States have enacted alternative medicine laws (“medical freedom acts”) designed to protect physicians from discipline “solely” based on use of CAM therapies, but they can make an end-run around these laws.

Some state medical boards may still seek to bring to bear the older statutory language, essentially to argue that despite statutes authorizing leeway in providing clinical services outside conventional care, physicians still must comply with conventional standards of care and can be disciplined for providing CAM.
This is complex argument, because it is difficult to say whether the “conventional” standard of care or a mixed, “integrative” standard of care applies to use of CAM. The problem was pointed out by Studdert et. al in their JAMA article in 1998, but it has now become more than theoretical.
Still, although legislatures have not addressed this problem in a way that completely dissolves physicians’ concerns, many have enacted legislation which suggests a legislative intent to provide additional protection precisely for physicians in the situation of caring for patients with chronic or debilitating conditions who find no relief through conventional means.
In recent months, our law office has dealt with a number of matters involving disciplinary investigations by state medical boards concerning use of CAM or other innovative clinical therapies that fall between these regulatory distinctions. We have provided a legal and/or ethics opinion in support of physicians, aiming to reconcile the above and help guide boards away from unwarranted discipline. In two of these cases, the board subsequently dropped its charges, although there is no guarantee that this will happen in every case or in any particular case.
The main point of attack (or rather, defense) is that offering nonstandard care is not necessarily equivalent to providing substandard care. I am grateful to attorney and colleague Alan Dumoff for this insight, although I have argued in Complementary and Alternative Medicine: Legal Boundaries and Regulatory Perspectives, Beyond CAM, and elsewhere that courts should not reflexively equate CAM with fraud, and that malpractice “per se” should not be the rule of law.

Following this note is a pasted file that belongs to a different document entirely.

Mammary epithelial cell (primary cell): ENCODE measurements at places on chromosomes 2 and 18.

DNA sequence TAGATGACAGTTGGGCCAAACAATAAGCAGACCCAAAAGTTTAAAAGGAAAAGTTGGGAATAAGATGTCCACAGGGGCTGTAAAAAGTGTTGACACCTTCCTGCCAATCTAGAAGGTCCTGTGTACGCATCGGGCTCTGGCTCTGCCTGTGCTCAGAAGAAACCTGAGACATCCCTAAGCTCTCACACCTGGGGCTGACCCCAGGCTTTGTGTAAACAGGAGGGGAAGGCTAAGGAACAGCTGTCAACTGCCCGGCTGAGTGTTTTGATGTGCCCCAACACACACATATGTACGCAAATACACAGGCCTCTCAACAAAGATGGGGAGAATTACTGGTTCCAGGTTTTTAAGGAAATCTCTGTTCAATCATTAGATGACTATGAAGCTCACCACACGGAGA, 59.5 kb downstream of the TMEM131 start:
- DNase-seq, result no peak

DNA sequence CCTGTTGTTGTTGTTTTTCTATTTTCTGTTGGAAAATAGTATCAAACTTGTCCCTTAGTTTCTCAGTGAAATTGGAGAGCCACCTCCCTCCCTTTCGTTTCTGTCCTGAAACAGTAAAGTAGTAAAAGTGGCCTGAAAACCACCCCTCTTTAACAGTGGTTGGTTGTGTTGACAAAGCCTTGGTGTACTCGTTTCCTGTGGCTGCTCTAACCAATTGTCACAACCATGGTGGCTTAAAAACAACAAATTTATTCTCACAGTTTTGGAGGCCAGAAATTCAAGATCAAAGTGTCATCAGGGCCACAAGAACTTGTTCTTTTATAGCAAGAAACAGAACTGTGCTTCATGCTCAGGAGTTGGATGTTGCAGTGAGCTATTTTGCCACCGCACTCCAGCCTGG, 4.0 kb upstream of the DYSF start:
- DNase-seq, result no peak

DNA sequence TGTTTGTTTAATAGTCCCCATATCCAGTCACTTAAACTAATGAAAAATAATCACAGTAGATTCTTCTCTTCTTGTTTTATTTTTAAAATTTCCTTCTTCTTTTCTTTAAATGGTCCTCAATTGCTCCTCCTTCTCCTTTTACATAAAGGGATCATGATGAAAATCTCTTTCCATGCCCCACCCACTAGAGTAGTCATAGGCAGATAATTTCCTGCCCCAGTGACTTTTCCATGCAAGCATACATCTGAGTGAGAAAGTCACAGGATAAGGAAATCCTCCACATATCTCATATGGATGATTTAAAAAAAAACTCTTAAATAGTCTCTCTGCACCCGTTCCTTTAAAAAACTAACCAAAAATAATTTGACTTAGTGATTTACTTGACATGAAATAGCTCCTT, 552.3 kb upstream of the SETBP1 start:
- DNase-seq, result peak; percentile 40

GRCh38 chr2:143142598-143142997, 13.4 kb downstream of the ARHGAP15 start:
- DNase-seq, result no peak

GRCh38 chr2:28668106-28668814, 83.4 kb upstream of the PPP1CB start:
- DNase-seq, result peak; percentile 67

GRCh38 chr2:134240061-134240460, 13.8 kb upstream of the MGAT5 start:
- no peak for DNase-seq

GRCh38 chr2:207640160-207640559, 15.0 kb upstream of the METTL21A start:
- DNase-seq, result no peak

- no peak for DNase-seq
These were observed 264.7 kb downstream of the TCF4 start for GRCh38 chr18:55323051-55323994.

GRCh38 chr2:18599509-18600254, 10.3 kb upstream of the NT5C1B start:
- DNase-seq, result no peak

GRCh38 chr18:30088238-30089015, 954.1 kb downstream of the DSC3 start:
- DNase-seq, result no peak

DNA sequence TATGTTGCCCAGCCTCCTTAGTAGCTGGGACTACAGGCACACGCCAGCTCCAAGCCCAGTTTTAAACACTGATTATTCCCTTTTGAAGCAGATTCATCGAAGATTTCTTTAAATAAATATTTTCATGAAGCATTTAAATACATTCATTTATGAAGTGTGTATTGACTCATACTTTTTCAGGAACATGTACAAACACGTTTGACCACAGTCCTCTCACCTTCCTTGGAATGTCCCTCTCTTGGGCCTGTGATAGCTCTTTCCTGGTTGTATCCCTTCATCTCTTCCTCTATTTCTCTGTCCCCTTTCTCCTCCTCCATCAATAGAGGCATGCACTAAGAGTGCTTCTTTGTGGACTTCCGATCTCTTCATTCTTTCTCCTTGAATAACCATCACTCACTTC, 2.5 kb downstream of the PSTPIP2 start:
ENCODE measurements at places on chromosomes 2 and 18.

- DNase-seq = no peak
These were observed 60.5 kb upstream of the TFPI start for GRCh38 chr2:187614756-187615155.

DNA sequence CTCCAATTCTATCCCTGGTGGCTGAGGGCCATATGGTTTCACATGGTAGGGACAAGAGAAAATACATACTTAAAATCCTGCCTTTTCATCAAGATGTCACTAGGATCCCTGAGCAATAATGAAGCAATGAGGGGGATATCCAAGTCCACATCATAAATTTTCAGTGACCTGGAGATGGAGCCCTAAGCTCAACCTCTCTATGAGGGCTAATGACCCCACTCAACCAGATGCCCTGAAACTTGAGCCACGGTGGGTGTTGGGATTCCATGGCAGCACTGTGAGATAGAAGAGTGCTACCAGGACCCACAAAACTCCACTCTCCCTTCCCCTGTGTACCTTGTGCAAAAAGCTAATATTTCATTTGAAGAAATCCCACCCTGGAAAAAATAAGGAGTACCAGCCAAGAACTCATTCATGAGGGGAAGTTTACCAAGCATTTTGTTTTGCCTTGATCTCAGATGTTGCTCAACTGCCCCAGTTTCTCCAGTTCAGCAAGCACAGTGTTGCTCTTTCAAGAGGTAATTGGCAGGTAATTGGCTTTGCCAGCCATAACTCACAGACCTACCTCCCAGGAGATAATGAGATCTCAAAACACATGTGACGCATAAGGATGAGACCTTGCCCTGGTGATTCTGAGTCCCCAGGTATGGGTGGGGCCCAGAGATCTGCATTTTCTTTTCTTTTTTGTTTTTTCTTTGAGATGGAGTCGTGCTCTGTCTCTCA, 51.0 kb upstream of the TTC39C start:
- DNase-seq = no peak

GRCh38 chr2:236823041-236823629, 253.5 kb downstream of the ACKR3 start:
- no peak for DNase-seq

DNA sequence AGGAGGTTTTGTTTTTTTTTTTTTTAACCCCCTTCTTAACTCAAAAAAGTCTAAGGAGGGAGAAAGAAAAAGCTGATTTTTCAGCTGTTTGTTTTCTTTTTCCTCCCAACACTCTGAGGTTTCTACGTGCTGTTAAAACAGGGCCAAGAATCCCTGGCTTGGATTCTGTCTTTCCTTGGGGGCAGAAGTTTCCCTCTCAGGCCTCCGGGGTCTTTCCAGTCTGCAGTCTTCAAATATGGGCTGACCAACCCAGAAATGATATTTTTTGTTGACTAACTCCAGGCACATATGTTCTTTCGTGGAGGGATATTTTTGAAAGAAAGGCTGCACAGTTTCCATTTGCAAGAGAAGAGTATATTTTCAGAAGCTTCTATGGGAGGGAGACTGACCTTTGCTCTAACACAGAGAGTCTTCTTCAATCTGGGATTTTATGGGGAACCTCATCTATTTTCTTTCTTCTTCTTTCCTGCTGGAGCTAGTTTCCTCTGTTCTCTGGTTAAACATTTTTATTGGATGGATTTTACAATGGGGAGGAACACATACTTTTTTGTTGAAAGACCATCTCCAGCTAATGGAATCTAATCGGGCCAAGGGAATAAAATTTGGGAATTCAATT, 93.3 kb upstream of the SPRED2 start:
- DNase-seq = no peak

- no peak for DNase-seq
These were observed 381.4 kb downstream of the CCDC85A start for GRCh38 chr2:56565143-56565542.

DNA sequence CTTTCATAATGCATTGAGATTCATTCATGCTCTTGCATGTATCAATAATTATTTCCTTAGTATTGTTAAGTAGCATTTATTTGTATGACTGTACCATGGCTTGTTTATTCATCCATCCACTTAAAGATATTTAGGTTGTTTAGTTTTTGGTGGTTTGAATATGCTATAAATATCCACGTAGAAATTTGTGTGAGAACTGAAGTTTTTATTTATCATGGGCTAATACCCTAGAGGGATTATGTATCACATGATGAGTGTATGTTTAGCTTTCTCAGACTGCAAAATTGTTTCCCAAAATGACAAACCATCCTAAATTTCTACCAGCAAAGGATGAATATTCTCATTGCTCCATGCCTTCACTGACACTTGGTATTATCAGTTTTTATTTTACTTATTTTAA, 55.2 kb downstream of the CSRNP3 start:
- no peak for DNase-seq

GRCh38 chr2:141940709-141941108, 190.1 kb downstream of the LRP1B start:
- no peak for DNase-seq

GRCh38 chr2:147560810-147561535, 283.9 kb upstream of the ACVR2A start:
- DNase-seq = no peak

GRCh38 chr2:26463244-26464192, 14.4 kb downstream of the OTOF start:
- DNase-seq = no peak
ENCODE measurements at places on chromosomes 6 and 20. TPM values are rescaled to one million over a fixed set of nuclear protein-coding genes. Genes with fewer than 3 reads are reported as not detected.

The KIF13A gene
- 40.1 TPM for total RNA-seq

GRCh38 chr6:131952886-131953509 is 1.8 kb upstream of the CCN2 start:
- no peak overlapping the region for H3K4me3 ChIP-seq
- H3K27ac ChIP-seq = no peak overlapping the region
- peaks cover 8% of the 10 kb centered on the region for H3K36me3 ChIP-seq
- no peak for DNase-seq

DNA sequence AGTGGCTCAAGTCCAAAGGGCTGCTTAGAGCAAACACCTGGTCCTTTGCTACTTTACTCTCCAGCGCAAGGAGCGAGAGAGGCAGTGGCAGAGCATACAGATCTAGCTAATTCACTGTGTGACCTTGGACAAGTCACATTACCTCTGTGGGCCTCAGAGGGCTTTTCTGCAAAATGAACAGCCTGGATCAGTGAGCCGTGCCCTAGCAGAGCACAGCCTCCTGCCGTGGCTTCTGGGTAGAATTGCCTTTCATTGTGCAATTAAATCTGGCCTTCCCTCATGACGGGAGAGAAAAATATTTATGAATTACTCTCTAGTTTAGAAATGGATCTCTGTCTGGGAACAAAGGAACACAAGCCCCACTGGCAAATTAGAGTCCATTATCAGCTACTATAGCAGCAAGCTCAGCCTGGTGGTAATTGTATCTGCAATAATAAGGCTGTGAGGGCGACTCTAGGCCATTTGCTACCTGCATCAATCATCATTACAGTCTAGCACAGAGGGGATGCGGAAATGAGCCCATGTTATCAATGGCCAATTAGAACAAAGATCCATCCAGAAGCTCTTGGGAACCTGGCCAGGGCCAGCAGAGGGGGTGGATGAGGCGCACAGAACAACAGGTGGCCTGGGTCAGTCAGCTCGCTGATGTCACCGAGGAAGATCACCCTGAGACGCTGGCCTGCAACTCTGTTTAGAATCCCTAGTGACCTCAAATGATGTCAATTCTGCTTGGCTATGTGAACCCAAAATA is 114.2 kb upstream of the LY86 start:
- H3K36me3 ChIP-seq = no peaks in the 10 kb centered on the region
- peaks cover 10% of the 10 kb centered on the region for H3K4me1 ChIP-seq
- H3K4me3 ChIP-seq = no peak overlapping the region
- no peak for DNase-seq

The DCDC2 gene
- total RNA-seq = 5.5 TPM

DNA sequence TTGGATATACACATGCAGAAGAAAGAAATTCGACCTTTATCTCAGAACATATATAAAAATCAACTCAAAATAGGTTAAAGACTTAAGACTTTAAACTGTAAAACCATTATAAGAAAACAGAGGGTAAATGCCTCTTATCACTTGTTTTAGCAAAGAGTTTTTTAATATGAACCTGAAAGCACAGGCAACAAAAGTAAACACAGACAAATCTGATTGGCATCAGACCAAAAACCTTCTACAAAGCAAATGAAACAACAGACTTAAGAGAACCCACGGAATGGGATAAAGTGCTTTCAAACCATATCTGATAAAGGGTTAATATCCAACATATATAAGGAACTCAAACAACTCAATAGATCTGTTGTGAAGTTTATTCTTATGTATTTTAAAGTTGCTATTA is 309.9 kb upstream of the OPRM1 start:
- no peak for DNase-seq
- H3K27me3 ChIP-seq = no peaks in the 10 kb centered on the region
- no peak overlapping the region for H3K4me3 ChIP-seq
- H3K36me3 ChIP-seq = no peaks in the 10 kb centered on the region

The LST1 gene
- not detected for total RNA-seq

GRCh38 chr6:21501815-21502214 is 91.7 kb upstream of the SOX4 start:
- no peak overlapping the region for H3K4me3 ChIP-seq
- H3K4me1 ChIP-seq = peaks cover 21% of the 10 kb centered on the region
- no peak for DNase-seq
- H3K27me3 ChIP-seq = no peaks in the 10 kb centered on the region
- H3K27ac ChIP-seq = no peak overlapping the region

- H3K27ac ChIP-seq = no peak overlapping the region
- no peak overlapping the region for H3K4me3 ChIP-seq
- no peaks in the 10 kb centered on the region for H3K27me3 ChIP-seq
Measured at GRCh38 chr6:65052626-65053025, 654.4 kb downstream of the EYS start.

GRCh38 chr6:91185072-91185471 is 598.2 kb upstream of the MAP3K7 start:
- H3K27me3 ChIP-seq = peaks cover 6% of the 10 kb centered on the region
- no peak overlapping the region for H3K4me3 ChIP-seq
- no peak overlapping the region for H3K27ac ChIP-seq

Suffice it to say that stronger or perhaps more accurate legislation
is needed if MDs are truly to have the leeway they seek to provide responsible care that includes alternatives. This is why, at Alan’s invitation, I recently wrote Medical freedom legislation: illusory progress? (Alt. & Comp. Therapies 2006; 97-101).
Since CAM is a fluid and shifting definitional category, its edges are expanding to include a range of therapeutic approaches to complex clinical conditions such as chronic fatigue syndrome, chronic pain, etc.
In any event, it is a pleasure to work in the capacity of expert counsel with other lawyers, and affirmation of the work that large law firms are now starting to call for assistance supporting their clients. That is both validation of the work, a sign that the nonprofit think tank effort for legal and regulatory issues in integrative medicine deserves consideration, and simultaneously, a less than desirable sign for those responsibly pioneering at the edge of medicine.